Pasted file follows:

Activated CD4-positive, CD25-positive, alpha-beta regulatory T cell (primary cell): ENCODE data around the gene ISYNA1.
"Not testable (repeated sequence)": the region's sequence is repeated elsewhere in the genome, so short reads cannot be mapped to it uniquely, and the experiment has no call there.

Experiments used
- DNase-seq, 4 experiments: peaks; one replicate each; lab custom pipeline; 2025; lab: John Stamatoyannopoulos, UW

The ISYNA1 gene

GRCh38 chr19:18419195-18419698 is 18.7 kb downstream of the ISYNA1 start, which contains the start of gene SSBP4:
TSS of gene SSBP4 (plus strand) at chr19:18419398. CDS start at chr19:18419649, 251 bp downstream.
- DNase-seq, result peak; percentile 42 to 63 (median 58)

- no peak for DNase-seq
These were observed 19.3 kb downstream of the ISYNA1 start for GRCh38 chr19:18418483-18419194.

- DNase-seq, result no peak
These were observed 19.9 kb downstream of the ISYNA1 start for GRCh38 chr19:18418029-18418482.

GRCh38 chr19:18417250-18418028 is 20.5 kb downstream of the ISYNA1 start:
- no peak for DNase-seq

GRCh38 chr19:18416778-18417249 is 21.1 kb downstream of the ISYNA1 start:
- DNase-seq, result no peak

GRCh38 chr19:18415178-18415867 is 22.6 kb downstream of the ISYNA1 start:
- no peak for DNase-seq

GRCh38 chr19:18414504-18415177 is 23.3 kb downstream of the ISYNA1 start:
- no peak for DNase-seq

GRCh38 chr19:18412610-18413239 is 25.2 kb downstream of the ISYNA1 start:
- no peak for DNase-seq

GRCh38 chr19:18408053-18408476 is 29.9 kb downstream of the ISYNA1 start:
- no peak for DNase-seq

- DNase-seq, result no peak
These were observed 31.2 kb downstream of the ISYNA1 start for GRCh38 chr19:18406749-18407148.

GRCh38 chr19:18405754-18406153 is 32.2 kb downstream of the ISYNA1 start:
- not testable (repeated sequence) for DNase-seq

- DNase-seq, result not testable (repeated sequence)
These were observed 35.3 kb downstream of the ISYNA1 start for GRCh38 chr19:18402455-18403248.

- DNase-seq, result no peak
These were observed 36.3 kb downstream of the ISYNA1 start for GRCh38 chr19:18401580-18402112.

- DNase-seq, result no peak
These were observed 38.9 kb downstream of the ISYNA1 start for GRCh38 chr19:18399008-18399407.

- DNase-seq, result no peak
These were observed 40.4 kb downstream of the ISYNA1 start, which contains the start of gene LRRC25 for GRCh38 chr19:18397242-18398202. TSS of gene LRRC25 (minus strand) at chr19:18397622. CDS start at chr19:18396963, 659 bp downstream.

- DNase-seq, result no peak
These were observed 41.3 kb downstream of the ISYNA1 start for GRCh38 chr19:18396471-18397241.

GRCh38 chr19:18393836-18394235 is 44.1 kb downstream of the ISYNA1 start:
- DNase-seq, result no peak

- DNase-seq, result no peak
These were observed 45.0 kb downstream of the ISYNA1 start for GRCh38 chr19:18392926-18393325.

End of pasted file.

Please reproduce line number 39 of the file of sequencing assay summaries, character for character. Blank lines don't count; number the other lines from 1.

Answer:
GRCh38 chr19:18393836-18394235 is 44.1 kb downstream of the ISYNA1 start: